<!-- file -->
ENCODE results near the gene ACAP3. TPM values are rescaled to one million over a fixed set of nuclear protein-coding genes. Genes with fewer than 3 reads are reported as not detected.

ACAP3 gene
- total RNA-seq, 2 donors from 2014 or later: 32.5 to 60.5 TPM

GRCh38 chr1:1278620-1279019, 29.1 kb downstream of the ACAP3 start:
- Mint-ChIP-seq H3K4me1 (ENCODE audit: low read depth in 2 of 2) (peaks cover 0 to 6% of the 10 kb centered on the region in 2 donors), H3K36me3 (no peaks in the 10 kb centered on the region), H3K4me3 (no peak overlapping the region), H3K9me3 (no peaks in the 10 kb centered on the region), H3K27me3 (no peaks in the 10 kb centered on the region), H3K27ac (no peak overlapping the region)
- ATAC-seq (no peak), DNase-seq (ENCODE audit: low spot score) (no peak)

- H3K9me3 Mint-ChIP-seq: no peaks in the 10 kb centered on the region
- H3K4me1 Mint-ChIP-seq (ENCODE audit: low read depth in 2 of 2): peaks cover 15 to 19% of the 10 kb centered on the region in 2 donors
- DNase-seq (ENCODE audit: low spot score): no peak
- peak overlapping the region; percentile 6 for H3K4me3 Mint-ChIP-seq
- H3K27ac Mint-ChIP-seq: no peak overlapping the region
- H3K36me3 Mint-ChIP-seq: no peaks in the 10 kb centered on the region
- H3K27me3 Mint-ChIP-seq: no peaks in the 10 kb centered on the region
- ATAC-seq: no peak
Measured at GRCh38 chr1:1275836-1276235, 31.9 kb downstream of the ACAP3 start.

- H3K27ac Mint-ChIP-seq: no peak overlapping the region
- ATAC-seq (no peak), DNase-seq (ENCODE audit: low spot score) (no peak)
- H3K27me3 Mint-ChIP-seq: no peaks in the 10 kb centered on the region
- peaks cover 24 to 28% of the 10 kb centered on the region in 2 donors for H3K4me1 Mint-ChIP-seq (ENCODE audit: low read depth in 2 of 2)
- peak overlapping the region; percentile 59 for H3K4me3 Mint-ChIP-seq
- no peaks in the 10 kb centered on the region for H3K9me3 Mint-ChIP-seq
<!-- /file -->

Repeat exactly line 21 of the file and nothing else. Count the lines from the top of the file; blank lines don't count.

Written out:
- no peaks in the 10 kb centered on the region for H3K9me3 Mint-ChIP-seq